, Volume 75, Issue 4, pp 345-353

Lewy bodies are ubiquitinated

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Summary

The nature of Lewy bodies (LBs) in the brain stem and cerebral cortex in five cases of diffuse Lewy body disease and one case of Parkinson's disease with dementia were investigated immunocytochemically with various antibodies to cytoskeletal proteins, paired helical filaments (PHF) and ubiquitin. Antibodies to 200-kDa component of neurofilament, tau and PHF showed no significant reactions with most of LBs. Antibodies to high-molecular weight microtubule-associated proteins (HMWMAPs) moderately stained the periphery of a few of LBs. A monoclonal antibody to PHF (DF2) which recognizes ubiquitin, and polyclonal antibodies to ubiquitin immunostained virtually all of the typical and cortical LBs as intensely as Alzheimer's neurofibrillary tangles and senile plaque neurites: the periphery of LBs was darkly stained, whereas the central core of typical LBs and central zone of cortical LBs were less intensely stained or remained unstained. Immunoelectron microscopy of the LBs with DF2 revealed that immune reaction products were located on the filaments exclusively in the periphery of LBs, but not on those in the center. These findings suggest that both types of LBs are immunocytochemically indistinguishable despite some structural differences, and that peripherally located filaments in LBs are tagged with ubiquitin, an element required for the ATP-dependent proteolysis system in the cell. Antibodies to ubiquitin are the most useful marker of LBs ever known.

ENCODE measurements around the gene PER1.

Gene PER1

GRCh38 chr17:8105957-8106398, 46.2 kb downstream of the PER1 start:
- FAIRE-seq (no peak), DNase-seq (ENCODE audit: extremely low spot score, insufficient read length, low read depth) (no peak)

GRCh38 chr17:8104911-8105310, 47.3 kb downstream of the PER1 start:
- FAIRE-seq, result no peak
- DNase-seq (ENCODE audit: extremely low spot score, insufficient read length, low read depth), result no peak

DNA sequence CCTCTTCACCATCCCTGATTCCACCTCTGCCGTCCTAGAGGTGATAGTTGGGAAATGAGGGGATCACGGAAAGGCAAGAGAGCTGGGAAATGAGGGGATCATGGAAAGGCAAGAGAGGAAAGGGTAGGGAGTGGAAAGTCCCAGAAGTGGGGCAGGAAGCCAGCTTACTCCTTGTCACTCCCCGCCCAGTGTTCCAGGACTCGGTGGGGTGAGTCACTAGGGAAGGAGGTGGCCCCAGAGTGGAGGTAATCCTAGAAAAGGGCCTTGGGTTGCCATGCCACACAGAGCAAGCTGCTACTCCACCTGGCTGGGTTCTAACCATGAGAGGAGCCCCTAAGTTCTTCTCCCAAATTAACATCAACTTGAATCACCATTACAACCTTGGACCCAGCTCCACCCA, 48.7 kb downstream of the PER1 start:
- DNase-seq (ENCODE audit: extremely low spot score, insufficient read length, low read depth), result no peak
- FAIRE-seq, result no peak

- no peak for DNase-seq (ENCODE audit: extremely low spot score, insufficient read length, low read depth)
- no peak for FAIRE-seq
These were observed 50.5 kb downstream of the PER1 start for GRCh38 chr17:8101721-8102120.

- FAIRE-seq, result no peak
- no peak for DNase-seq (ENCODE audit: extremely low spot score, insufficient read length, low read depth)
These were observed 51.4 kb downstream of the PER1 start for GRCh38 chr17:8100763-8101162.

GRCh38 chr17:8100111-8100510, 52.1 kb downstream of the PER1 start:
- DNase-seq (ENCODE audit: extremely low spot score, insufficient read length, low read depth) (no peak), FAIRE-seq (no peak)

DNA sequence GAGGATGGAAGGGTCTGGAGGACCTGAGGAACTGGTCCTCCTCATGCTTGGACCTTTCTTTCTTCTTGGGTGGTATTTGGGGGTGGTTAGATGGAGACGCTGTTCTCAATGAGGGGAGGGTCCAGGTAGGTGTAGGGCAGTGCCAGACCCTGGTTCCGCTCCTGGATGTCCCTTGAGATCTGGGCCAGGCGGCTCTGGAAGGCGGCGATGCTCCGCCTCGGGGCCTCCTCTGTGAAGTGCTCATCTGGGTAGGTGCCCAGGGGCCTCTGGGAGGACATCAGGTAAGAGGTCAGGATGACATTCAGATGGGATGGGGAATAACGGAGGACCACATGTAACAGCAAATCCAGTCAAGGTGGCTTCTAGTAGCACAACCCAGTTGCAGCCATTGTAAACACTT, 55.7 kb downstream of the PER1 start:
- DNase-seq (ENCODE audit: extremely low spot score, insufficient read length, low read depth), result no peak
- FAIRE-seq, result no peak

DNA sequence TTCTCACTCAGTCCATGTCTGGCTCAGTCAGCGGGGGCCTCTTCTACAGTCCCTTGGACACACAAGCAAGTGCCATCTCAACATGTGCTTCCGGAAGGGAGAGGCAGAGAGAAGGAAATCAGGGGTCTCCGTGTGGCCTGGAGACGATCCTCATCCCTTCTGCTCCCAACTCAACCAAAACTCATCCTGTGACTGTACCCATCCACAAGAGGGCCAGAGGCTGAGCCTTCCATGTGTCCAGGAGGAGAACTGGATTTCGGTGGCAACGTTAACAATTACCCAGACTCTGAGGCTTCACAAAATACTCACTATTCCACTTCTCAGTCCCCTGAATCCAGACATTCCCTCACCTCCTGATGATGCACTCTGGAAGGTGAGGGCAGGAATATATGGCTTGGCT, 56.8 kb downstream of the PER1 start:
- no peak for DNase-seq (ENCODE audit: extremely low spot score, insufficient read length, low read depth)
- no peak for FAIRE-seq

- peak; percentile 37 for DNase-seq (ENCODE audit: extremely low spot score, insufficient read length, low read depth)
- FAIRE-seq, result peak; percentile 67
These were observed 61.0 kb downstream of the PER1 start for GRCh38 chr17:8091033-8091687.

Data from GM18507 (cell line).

Supported in part by grants-in-aid from the Ministry of Education, Science and Culture, Japan